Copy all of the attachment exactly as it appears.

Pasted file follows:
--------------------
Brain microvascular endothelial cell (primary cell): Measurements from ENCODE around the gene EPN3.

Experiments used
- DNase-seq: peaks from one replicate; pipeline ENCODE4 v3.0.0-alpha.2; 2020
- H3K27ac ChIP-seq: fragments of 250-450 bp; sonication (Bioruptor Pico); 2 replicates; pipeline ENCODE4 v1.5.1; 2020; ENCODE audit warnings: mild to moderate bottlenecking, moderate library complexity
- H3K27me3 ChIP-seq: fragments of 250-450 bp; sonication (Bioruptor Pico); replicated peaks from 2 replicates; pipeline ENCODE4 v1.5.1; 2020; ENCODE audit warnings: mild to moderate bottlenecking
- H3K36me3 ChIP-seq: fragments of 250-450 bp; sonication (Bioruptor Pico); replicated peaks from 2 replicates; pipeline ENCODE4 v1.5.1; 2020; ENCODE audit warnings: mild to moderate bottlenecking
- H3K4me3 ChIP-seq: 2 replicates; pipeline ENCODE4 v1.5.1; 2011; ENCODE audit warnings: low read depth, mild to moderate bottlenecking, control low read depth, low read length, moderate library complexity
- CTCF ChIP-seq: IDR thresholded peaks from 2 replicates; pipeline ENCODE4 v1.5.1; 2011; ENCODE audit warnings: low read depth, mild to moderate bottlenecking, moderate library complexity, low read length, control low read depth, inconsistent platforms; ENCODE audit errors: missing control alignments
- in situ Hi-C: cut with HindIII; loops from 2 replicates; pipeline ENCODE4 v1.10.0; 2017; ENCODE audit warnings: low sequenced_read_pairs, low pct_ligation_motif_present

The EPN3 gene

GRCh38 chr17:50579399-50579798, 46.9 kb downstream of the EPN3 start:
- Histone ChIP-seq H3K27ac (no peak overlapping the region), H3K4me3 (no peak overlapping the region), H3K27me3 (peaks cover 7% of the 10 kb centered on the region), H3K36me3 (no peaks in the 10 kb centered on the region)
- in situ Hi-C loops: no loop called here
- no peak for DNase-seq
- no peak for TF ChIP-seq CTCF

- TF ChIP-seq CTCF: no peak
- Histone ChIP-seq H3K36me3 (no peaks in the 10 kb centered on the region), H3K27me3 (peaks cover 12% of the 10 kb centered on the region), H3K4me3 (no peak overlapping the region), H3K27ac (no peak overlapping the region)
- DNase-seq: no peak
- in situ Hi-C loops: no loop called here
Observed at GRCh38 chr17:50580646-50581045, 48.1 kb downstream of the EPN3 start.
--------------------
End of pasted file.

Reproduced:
Brain microvascular endothelial cell (primary cell): Measurements from ENCODE around the gene EPN3.

Experiments used
- DNase-seq: peaks from one replicate; pipeline ENCODE4 v3.0.0-alpha.2; 2020
- H3K27ac ChIP-seq: fragments of 250-450 bp; sonication (Bioruptor Pico); 2 replicates; pipeline ENCODE4 v1.5.1; 2020; ENCODE audit warnings: mild to moderate bottlenecking, moderate library complexity
- H3K27me3 ChIP-seq: fragments of 250-450 bp; sonication (Bioruptor Pico); replicated peaks from 2 replicates; pipeline ENCODE4 v1.5.1; 2020; ENCODE audit warnings: mild to moderate bottlenecking
- H3K36me3 ChIP-seq: fragments of 250-450 bp; sonication (Bioruptor Pico); replicated peaks from 2 replicates; pipeline ENCODE4 v1.5.1; 2020; ENCODE audit warnings: mild to moderate bottlenecking
- H3K4me3 ChIP-seq: 2 replicates; pipeline ENCODE4 v1.5.1; 2011; ENCODE audit warnings: low read depth, mild to moderate bottlenecking, control low read depth, low read length, moderate library complexity
- CTCF ChIP-seq: IDR thresholded peaks from 2 replicates; pipeline ENCODE4 v1.5.1; 2011; ENCODE audit warnings: low read depth, mild to moderate bottlenecking, moderate library complexity, low read length, control low read depth, inconsistent platforms; ENCODE audit errors: missing control alignments
- in situ Hi-C: cut with HindIII; loops from 2 replicates; pipeline ENCODE4 v1.10.0; 2017; ENCODE audit warnings: low sequenced_read_pairs, low pct_ligation_motif_present

The EPN3 gene

GRCh38 chr17:50579399-50579798, 46.9 kb downstream of the EPN3 start:
- Histone ChIP-seq H3K27ac (no peak overlapping the region), H3K4me3 (no peak overlapping the region), H3K27me3 (peaks cover 7% of the 10 kb centered on the region), H3K36me3 (no peaks in the 10 kb centered on the region)
- in situ Hi-C loops: no loop called here
- no peak for DNase-seq
- no peak for TF ChIP-seq CTCF

- TF ChIP-seq CTCF: no peak
- Histone ChIP-seq H3K36me3 (no peaks in the 10 kb centered on the region), H3K27me3 (peaks cover 12% of the 10 kb centered on the region), H3K4me3 (no peak overlapping the region), H3K27ac (no peak overlapping the region)
- DNase-seq: no peak
- in situ Hi-C loops: no loop called here
Observed at GRCh38 chr17:50580646-50581045, 48.1 kb downstream of the EPN3 start.